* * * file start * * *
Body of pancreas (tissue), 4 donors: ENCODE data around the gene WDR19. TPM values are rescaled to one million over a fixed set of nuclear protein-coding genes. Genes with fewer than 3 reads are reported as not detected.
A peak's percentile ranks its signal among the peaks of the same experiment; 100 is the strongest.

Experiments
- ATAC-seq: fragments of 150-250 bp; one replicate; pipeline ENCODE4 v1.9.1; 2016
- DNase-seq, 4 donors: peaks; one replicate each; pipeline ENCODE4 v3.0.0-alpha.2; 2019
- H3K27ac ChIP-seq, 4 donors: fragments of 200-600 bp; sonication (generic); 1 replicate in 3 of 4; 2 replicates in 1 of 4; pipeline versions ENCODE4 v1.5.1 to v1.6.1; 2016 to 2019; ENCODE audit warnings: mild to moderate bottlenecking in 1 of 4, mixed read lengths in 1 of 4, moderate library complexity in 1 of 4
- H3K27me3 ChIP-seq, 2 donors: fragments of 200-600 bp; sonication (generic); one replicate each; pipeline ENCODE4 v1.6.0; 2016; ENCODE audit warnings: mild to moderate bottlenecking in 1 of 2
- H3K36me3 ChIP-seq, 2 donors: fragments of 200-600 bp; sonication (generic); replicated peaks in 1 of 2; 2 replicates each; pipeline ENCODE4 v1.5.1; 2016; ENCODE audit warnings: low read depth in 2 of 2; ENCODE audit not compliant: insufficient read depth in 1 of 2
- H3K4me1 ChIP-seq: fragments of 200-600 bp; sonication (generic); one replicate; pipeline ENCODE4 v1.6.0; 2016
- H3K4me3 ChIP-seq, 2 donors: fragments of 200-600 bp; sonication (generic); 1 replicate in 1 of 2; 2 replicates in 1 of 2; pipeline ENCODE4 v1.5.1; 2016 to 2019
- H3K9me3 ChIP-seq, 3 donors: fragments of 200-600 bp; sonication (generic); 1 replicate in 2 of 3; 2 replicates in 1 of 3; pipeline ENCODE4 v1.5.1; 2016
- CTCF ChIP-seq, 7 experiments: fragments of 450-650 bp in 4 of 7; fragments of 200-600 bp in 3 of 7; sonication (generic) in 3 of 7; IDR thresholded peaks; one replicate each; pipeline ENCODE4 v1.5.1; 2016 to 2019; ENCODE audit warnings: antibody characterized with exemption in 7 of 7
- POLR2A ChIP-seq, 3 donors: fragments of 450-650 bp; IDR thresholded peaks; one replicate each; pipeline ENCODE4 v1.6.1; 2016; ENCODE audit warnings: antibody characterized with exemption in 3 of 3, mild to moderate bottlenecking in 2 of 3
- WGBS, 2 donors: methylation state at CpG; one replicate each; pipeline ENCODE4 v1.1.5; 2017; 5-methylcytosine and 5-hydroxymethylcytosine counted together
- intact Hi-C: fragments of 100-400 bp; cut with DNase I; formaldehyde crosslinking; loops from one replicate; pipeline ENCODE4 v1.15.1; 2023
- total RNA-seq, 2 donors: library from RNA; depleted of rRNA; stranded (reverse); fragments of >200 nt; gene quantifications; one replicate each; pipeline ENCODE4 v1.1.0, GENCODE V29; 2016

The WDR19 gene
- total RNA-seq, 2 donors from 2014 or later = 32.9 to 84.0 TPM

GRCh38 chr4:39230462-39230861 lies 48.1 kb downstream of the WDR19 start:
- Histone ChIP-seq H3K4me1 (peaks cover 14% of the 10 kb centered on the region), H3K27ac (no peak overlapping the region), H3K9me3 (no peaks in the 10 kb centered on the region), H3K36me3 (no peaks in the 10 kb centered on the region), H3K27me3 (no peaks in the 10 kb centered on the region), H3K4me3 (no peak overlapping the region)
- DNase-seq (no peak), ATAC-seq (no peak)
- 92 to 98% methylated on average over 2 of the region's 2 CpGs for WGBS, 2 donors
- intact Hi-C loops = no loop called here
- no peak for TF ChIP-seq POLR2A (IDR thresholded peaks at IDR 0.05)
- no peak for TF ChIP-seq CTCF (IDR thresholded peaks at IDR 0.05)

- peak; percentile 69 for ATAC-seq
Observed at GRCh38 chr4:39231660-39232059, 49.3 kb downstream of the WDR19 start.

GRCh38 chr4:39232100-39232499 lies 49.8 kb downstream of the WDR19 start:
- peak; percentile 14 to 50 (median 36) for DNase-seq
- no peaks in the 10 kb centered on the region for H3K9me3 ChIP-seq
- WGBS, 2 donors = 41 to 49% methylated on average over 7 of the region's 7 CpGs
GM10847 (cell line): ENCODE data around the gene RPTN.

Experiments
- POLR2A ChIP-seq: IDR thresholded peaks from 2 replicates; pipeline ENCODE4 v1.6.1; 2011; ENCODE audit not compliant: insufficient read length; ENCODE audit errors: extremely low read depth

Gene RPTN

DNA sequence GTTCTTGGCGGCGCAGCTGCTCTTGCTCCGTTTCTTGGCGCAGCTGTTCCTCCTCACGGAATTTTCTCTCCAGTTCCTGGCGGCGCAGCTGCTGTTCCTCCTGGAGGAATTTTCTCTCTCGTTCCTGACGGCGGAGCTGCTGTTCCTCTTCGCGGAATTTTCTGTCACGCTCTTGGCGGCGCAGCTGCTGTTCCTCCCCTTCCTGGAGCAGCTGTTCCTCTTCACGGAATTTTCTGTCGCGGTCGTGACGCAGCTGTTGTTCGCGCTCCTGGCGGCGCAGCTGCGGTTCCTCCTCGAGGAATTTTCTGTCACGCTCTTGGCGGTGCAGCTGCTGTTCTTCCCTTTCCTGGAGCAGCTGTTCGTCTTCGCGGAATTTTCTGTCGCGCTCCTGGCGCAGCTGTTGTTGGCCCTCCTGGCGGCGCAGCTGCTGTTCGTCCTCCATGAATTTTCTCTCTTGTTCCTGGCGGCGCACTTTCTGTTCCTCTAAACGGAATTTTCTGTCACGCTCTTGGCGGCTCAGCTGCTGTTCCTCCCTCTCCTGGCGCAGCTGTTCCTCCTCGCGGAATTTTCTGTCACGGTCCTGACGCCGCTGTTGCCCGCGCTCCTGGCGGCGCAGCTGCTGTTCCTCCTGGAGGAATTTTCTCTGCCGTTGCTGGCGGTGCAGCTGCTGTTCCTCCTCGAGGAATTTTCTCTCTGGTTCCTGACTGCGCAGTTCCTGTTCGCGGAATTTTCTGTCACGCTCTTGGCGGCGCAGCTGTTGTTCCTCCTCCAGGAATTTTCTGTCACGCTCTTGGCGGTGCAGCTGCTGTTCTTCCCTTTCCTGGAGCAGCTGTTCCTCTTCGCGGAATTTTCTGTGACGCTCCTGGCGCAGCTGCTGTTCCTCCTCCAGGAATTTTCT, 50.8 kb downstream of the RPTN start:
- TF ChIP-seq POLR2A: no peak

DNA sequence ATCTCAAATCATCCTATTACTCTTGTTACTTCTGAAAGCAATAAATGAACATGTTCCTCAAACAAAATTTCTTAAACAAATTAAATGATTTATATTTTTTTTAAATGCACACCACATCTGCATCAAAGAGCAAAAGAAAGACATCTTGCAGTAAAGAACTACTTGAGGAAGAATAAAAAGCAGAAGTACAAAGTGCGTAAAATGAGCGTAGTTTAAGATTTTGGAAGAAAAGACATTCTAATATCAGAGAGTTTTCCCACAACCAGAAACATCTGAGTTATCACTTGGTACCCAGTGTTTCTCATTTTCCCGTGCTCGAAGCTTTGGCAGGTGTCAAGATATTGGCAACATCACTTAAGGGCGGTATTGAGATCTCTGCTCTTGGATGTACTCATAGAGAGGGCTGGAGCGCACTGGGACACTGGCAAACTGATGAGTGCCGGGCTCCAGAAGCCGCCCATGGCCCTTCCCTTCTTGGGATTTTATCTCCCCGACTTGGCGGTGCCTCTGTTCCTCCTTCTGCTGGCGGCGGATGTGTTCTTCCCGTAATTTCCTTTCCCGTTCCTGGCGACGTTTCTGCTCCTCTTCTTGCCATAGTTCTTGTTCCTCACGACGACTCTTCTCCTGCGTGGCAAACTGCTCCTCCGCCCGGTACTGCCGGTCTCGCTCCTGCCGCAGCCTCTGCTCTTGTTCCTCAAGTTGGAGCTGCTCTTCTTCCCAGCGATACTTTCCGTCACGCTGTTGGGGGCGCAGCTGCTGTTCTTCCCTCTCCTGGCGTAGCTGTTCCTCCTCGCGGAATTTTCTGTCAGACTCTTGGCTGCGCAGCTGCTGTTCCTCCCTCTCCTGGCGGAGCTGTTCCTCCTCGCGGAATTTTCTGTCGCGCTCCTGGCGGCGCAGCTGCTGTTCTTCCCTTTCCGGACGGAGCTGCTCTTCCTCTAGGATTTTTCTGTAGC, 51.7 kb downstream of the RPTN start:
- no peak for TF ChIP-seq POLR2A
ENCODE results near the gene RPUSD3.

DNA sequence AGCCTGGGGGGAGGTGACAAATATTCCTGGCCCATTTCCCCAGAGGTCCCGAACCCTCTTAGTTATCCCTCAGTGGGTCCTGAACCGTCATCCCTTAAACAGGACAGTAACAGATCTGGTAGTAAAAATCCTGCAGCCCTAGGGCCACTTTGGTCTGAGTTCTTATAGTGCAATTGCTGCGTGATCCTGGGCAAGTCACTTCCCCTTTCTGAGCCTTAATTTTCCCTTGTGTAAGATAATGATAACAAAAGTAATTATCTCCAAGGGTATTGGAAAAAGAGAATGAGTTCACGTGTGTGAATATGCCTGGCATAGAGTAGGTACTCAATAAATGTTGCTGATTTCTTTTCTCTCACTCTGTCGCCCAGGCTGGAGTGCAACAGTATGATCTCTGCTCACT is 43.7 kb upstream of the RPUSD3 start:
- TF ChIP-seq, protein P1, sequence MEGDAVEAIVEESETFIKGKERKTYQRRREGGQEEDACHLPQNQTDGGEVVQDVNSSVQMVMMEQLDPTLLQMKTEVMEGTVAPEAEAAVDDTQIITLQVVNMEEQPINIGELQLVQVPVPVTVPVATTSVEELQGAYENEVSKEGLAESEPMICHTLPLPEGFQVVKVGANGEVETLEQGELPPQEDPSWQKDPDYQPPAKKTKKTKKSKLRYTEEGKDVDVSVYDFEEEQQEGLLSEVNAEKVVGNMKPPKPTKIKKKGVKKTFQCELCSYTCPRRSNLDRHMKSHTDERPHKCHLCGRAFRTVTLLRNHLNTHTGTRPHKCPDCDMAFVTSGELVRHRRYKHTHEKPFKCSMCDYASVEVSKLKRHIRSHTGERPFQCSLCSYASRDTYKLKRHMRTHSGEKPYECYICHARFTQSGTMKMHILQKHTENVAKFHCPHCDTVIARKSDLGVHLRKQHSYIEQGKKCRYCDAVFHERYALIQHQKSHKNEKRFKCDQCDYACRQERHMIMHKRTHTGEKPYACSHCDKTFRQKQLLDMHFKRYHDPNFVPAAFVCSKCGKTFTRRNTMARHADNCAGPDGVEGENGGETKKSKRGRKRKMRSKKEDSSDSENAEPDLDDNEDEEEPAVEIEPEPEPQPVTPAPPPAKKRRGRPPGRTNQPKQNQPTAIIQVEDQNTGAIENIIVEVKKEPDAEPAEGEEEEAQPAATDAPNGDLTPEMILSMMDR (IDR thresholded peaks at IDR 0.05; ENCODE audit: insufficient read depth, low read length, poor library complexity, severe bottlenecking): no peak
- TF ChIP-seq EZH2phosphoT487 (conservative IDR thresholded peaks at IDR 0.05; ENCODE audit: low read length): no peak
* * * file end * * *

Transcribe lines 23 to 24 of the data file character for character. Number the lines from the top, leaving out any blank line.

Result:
- intact Hi-C loops = no loop called here
- no peak for TF ChIP-seq POLR2A (IDR thresholded peaks at IDR 0.05)